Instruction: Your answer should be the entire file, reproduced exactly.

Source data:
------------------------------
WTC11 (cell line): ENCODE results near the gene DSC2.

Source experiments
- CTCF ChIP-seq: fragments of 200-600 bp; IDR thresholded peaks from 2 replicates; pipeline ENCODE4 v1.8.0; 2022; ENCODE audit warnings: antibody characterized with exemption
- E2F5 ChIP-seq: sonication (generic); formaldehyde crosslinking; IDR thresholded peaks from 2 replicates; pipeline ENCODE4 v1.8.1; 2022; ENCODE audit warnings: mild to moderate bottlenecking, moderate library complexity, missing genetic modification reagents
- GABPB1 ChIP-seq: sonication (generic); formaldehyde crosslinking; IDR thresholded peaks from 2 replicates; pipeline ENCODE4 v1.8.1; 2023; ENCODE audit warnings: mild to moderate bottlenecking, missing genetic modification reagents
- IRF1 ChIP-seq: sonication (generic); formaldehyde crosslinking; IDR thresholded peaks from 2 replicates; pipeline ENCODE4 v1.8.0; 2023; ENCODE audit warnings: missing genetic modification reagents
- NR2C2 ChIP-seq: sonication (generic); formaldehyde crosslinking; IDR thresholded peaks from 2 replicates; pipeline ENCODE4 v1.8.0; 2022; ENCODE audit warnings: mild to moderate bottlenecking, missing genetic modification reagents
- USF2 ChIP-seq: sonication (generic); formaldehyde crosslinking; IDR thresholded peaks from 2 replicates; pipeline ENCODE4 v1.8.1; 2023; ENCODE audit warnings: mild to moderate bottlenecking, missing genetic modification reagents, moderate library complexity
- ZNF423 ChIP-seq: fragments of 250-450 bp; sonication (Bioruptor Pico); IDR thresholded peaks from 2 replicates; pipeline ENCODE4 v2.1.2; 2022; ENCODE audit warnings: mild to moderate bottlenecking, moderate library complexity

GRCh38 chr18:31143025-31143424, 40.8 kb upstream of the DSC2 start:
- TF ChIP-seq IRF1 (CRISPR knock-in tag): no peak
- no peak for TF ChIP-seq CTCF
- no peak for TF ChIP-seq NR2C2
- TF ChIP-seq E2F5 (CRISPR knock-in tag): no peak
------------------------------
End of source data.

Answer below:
WTC11 (cell line): ENCODE results near the gene DSC2.

Source experiments
- CTCF ChIP-seq: fragments of 200-600 bp; IDR thresholded peaks from 2 replicates; pipeline ENCODE4 v1.8.0; 2022; ENCODE audit warnings: antibody characterized with exemption
- E2F5 ChIP-seq: sonication (generic); formaldehyde crosslinking; IDR thresholded peaks from 2 replicates; pipeline ENCODE4 v1.8.1; 2022; ENCODE audit warnings: mild to moderate bottlenecking, moderate library complexity, missing genetic modification reagents
- GABPB1 ChIP-seq: sonication (generic); formaldehyde crosslinking; IDR thresholded peaks from 2 replicates; pipeline ENCODE4 v1.8.1; 2023; ENCODE audit warnings: mild to moderate bottlenecking, missing genetic modification reagents
- IRF1 ChIP-seq: sonication (generic); formaldehyde crosslinking; IDR thresholded peaks from 2 replicates; pipeline ENCODE4 v1.8.0; 2023; ENCODE audit warnings: missing genetic modification reagents
- NR2C2 ChIP-seq: sonication (generic); formaldehyde crosslinking; IDR thresholded peaks from 2 replicates; pipeline ENCODE4 v1.8.0; 2022; ENCODE audit warnings: mild to moderate bottlenecking, missing genetic modification reagents
- USF2 ChIP-seq: sonication (generic); formaldehyde crosslinking; IDR thresholded peaks from 2 replicates; pipeline ENCODE4 v1.8.1; 2023; ENCODE audit warnings: mild to moderate bottlenecking, missing genetic modification reagents, moderate library complexity
- ZNF423 ChIP-seq: fragments of 250-450 bp; sonication (Bioruptor Pico); IDR thresholded peaks from 2 replicates; pipeline ENCODE4 v2.1.2; 2022; ENCODE audit warnings: mild to moderate bottlenecking, moderate library complexity

GRCh38 chr18:31143025-31143424, 40.8 kb upstream of the DSC2 start:
- TF ChIP-seq IRF1 (CRISPR knock-in tag): no peak
- no peak for TF ChIP-seq CTCF
- no peak for TF ChIP-seq NR2C2
- TF ChIP-seq E2F5 (CRISPR knock-in tag): no peak